What’s Wrong with Gun Violence Restraining Orders?

San Diego County Gun OwnersUndesignated 4 Comments


A champion of Gun Violence Restraining Orders (GVROs), John Hemmerling, is running for the top law enforcement office in San Diego and he is doing it as a Republican.  More often than not, Republicans are pro-Second Amendment and resist overreaching government policies that put gun owners at risk.  But not always.

Here are some common questions I have gotten recently regarding GVROs.

Q: In the examples I have seen where GVROs were used, they appeared to be criminals who were dangerous and armed.  Why would anybody be against that? 

A: These examples are cherry picked.  None of these situations required a GVRO to confiscate the firearms.  If someone is committing a violent crime, law enforcement can easily remove firearms.  They have always had this ability, and nobody is disputing the usefulness of this option.  However, GVROs expand the ability for law enforcement to confiscate firearms to an unprecedented level.  With GVROs, law enforcement can take firearms from someone who is simply being accused.  Regardless of whether he or she is convicted, s/he will have to go through the expensive court system to get his or her guns back and restore his or her ability to possess guns.

Q: Don’t we want to remove guns from domestic abusers? 

A: GVROs are not required to remove a gun from a domestic abuser.  Law enforcement has always been able to remove a gun from a violent criminal such as a domestic abuser.  The danger with GVROs is it gives nearly anyone – a disgruntled employee, your neighbor who disagrees with your politics, a soon-to-be-ex-spouse – the ability to accuse with no proof. The accused is guilty until proven innocent, based on the fact that they own a gun.

The San Diego City Attorney’s office (Mara Elliott and John Hemmerling) have issued GVROs over accusations by spouses in emotionally charged divorces, arguments over rent between former roommates, and even Facebook memes.  GVROs give law enforcement the power to escalate normal situations and help dishonest people use the power of government to hurt and intimidate others.

Q: Have GVROs always been around? 

A: No.  They were created by the California legislature just a few years ago.  Mara Elliott and John Hemmerling have made them a priority for the San Diego City Attorney’s office, and as a result, their popularity has grown.  Hemmerling has worked very hard to make them standard procedure in San Diego and across California.  They have partnered with anti-gun groups and hosted programs to help other law enforcement agencies implement the program and expand their use.  Hemmerling and Elliott are considered state and national leaders when it comes to implementing GVROs.

Q: So, what is the problem with GVROs? 

A: If someone is breaking a law, law enforcement already has the right to take away their guns.  If someone is not breaking the law, why are we taking away their gun?  GVROs take away due process for gun owners, and enable people to use GVROs as weapons against people they dislike.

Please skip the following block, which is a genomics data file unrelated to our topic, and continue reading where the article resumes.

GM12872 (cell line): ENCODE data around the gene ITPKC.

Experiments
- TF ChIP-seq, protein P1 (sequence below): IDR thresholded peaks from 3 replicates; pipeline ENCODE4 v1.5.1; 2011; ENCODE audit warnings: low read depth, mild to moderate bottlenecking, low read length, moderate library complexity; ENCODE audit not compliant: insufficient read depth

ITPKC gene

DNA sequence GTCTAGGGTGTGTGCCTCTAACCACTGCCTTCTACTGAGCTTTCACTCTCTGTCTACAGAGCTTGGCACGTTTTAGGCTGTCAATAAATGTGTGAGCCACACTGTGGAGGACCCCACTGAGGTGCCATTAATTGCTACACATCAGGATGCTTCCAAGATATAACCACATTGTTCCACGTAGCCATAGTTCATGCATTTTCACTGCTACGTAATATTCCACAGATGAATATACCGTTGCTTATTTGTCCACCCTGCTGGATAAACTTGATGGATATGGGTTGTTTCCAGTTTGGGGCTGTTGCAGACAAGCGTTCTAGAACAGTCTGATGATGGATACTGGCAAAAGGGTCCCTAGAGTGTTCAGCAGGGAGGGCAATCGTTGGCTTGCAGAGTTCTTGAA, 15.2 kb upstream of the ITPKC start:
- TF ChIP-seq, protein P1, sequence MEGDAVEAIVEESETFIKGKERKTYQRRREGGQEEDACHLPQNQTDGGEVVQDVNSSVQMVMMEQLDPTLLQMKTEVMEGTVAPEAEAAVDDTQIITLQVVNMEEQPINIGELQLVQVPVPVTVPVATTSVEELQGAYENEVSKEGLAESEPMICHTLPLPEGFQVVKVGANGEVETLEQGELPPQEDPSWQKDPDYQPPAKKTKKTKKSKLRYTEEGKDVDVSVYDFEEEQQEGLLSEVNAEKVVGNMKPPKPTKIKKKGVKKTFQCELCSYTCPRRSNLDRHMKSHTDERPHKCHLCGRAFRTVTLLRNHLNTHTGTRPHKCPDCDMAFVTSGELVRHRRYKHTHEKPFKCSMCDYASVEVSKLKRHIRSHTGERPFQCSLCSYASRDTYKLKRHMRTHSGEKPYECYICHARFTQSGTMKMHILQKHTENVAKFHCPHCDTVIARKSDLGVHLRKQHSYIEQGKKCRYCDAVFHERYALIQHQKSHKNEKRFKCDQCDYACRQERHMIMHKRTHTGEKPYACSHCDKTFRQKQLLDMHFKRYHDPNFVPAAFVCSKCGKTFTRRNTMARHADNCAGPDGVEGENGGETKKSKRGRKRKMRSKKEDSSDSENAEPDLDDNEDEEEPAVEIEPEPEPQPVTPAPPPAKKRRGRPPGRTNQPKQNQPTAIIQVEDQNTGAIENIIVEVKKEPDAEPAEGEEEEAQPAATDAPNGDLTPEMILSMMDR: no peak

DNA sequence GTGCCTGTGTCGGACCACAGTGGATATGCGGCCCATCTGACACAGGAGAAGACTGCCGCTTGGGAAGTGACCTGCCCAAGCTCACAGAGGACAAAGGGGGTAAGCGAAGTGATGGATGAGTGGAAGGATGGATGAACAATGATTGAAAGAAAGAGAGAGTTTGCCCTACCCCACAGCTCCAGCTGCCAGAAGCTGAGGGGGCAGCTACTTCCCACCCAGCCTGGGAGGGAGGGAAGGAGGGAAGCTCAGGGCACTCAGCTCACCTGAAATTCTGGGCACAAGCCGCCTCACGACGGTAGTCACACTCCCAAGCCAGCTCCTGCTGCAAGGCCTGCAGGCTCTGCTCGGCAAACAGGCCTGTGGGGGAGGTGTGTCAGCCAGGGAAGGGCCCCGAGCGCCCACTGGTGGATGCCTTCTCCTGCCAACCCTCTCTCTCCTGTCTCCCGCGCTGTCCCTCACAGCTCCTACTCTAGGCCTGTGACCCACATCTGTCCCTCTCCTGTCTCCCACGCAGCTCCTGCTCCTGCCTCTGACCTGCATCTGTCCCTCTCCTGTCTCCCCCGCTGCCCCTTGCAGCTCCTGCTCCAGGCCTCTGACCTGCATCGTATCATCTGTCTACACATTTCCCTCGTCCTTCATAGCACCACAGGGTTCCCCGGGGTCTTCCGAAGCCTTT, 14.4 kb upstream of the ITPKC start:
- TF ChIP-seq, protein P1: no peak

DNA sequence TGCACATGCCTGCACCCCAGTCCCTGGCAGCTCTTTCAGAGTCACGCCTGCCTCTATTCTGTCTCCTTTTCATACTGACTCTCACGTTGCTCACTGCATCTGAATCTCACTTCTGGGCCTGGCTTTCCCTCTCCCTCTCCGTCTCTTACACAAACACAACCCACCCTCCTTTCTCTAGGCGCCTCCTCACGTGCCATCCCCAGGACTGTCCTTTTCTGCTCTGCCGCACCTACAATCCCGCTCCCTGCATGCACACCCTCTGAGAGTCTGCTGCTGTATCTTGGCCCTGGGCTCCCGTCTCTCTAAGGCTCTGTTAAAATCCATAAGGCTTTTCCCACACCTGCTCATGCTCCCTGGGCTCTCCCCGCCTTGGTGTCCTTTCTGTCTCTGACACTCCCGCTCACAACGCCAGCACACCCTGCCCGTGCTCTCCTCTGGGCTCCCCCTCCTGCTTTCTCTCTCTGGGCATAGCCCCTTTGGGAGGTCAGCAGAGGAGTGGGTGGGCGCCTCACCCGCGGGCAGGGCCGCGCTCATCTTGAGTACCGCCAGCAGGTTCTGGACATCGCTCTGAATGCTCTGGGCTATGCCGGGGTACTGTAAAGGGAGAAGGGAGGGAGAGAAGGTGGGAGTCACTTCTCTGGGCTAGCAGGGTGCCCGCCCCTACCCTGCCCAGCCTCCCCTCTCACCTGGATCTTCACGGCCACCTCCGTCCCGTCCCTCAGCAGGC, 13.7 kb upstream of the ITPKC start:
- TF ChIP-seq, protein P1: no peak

GVROs are a type of “red flag” law.  It is a response to behavior that is a warning to friends, family, coworkers, or law enforcement, but hasn’t yet crossed the legal line.  The purpose of red flag laws is to catch someone who is dangerous before they commit a violent crime.  GVROs are a first major attempt and the most popular type of red flag law.  However, they are used more often against criminals than someone showing “red flag” behavior, which is their intended use.  Using them against criminals makes it seem as though GVROs are successful, effective, and do not infringe on the rights of individuals.

It also helps pad the numbers.  They are used to take firearms away from criminals, even though a GVRO is not necessary to do so. Then, when a GVRO is used against someone who hasn’t committed a crime, the public has a hard time noticing, allowing Mara Elliott and John Hemmerling to put up a smoke screen of legitimacy.  Do not be fooled.  GVROs are not needed to remove firearms from a violent criminal, but are being abused in a predatory manner against someone who simply owns a gun.



Comments 4

  1. John Hemmerling is a superb Republican candidate for sheriff. John is a combat Marine veteran, a former SDPD beat cop, a former top legal adviser to two SDPD police chiefs, and a hard nosed criminal prosecutor who has headed the Criminal Division in the City of San Diego for the past five years. He will be the strongest proponent of CCW’s in a generation. And we need a tough, qualified law and order sheriff in these troubled times.

    A Gun Violence Restraining Order (GVRO) is a civil order that temporarily eliminates an individual’s right to own, possess, access, or control firearms, when that individual’s access to firearms presents a danger of self-harm or harm to another person. Penal Code §§ 18100-18205. The San Diego Police Department (SDPD), as a law enforcement agency, may petition the civil court for a GVRO against individuals who reside or who commit dangerous acts within the City of San Diego. The San Diego City Attorney’s Office (CAO) will represent officers seeking GVRO petitions in court.